By Reps. Barbara Comstock and Tom Emmer

At the heart of any free and prosperous nation is an equally free and prosperous economy.

The United States is proud to have strong trade relationships with nations around the globe. Each year, the U.S. ships roughly $1.5 trillion worth of goods abroad.

Despite demand for U.S. goods overseas, coupled with a robust industry and network of trade partners, there are still unnecessary foreign barriers to U.S. exports that hinder American businesses and producers from fully thriving in a global market.

There is great potential to overcome these barriers with free trade agreements, particularly through the Trans-Pacific Partnership and the Transatlantic Trade and Investment Partnership, both of which are currently being negotiated.

Current free trade agreements have saved the average American family of four more than $10,000 per year and U.S. manufacturers have a more than $50 billion surplus with trade agreement countries.

Furthermore, international trade supports more than 38 million jobs, and the share of U.S. jobs tied to trade has more than doubled in the past 20 years. Trade-related jobs pay well, up to 15 percent to 20 percent more than non-trade counterparts. A whopping 96 percent of the world’s consumers live outside the U.S., so it is vital to open these markets to further a healthy U.S. economy and create more jobs.

The TPP is a proposed free trade agreement between 12 nations, including Canada, Japan and Australia, who together account for 40 percent of the world’s gross domestic product. The TPP offers the opportunity to strengthen ties with traditional trade partners and expand into emerging markets in one of the most economically dynamic regions.

The TTIP is a free trade agreement being negotiated between the U.S. and the 28 European Union member countries, aimed at reducing tariffs and standardizing regulations between two of the world’s largest economies. A successful TTIP agreement would also create a 21st century template for global trading rules, so we can raise standards in China and India.

With an estimated annual real income benefit of nearly $80 billion, these agreements would increase U.S. exports by more than $100 billion annually. A recent trade agreement with Korea alone has increased exports on mechanical appliances by 129 percent.

The ongoing negotiations are an opportunity to include strong and enforceable provisions that would eliminate tariff and non-tariff barriers for U.S. exports of goods, services and agricultural products, as well as ensure the U.S. remains competitive and on an equal playing field.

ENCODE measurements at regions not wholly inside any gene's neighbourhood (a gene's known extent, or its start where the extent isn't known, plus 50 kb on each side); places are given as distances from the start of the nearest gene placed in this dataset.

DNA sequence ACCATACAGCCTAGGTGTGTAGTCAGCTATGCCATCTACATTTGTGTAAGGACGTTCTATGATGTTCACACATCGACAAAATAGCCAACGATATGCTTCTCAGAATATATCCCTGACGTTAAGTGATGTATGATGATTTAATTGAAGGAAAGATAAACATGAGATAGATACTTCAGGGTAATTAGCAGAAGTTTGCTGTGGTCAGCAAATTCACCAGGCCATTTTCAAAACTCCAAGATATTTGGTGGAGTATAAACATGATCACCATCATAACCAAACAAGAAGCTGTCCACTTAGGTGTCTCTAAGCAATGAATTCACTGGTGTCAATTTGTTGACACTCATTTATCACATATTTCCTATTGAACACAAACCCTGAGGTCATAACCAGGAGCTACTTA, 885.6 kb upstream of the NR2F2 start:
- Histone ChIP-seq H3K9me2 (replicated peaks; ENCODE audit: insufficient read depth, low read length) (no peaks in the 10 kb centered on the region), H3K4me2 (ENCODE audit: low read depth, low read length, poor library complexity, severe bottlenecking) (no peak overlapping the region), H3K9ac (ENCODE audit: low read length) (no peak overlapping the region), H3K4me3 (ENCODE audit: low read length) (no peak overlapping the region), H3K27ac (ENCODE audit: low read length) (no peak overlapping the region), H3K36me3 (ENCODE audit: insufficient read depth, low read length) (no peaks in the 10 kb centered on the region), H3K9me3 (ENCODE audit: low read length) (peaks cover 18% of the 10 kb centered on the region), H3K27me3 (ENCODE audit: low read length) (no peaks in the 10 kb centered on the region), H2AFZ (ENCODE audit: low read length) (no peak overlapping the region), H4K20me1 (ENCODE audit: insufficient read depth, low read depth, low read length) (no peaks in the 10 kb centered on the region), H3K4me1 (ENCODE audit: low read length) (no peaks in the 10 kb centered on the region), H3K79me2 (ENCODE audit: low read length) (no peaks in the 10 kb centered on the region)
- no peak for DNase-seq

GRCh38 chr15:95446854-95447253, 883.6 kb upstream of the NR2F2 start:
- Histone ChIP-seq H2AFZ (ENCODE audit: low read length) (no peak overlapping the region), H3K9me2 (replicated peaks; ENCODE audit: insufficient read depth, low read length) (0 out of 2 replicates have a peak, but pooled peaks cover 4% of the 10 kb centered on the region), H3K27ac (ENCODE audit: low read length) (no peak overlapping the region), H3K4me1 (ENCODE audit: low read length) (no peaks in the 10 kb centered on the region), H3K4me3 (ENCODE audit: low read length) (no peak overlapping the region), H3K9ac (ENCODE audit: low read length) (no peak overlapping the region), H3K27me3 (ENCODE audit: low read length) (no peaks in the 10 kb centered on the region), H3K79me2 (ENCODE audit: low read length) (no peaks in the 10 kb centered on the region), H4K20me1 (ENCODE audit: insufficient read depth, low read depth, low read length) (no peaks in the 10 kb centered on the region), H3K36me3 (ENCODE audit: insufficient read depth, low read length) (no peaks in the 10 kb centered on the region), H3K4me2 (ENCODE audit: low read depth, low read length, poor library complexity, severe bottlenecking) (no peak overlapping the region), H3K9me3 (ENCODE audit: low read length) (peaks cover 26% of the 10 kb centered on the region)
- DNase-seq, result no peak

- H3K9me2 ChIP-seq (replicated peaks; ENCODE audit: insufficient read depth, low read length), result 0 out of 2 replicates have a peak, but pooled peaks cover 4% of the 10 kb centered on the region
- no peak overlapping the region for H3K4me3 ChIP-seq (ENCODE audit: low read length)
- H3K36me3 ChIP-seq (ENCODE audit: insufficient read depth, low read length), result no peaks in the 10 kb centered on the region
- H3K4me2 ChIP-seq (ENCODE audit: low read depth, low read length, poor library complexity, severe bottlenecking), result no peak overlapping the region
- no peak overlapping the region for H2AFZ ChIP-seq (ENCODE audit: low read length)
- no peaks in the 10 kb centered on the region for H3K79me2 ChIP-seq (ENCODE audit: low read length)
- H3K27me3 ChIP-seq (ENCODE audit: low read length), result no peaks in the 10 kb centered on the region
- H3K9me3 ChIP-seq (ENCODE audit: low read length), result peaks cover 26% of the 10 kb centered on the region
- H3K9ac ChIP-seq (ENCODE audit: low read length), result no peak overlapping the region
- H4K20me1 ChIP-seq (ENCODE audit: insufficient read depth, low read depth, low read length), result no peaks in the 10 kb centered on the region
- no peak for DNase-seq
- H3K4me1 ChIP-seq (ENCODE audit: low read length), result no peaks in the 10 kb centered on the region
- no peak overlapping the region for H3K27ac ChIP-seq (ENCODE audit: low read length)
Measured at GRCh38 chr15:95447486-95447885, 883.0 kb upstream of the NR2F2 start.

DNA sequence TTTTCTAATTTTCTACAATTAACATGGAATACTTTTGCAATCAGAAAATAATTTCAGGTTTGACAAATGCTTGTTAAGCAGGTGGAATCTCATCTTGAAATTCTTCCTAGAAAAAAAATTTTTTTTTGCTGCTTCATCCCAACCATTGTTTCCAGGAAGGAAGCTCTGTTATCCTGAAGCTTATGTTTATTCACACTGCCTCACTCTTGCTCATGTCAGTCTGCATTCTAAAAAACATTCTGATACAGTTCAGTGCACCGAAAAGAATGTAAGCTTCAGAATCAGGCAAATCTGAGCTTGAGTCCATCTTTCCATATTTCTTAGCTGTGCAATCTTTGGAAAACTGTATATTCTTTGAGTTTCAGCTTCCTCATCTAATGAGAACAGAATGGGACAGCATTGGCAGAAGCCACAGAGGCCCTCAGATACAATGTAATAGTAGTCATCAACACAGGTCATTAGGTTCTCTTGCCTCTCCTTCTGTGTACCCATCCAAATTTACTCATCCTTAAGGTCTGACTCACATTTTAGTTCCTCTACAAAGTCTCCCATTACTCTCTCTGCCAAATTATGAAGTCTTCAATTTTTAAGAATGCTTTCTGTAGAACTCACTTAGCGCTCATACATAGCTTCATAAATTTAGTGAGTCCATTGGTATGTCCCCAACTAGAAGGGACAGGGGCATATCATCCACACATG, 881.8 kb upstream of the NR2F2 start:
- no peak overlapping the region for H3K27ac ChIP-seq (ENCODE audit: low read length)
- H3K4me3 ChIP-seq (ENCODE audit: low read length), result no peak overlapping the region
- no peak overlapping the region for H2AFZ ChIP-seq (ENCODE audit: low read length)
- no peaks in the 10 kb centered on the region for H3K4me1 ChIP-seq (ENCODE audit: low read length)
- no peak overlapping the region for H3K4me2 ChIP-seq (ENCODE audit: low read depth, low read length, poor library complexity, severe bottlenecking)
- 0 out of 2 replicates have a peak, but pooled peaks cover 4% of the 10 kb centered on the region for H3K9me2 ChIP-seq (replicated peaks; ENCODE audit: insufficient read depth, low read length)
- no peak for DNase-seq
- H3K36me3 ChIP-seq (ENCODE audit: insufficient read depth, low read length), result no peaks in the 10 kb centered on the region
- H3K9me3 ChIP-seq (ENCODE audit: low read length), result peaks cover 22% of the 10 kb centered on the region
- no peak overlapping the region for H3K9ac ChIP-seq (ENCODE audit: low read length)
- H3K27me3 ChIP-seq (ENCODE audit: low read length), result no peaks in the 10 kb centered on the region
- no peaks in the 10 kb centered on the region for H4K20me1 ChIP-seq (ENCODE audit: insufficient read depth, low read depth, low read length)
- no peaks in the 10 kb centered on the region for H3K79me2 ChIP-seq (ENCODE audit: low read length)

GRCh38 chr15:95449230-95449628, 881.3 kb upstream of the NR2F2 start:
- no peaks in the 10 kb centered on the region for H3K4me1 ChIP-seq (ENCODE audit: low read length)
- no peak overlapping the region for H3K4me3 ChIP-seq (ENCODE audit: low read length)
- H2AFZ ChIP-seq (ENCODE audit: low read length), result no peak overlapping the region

The Constitution vests Congress with sole authority over regulation of commerce with foreign nations and it is the executive branch’s duty to faithfully carry out the laws we pass. Therefore it is important that Congress and the president work together to ensure our trade agreements create new opportunities for the millions of Americans who do business overseas every day.

The best mechanism we have to accomplish this goal and build on the successes of past trade agreements is Trade Promotion Authority.

TPA is not a new proposal. Every president since Franklin D. Roosevelt has had TPA, and it has been used for 14 bilateral/regional free trade agreements as well as multilateral trade liberalization agreements.

It establishes negotiating objectives and provides U.S. trade negotiators with authority to negotiate deals that best serve the American people. Most importantly, the TPA retains congressional authority and oversight over the approval of free trade agreements by requiring a final vote on the agreement.

With this authority, U.S. trade negotiators will have increased leverage in achieving the best possible outcome for our nation by providing certainty to our businesses, workers and our trading partners.

The TPA additionally plays a strategic role within our nation’s foreign policy. Empowering expanding economies and strengthening long-standing relations with trade partners solidifies U.S. influence, enabling free enterprise to flourish around the globe.

At a time when common ground is often difficult to find, trade reform — and the job creation it brings — is a bipartisan, common-sense issue we can all get behind. We look forward to working together with our constituents, businesses and colleagues to pass a successful TPA bill in early 2015.

Rep. Barbara Comstock, R-Va., is on the House Transportation and Infrastructure; Science, Space and Technology and House Administration committees. Rep. Tom Emmer, R-Minn., is on the House Foreign Affairs and Agriculture committees. Emmer is also a lead freshman signatory on a letter to the president supporting TPA.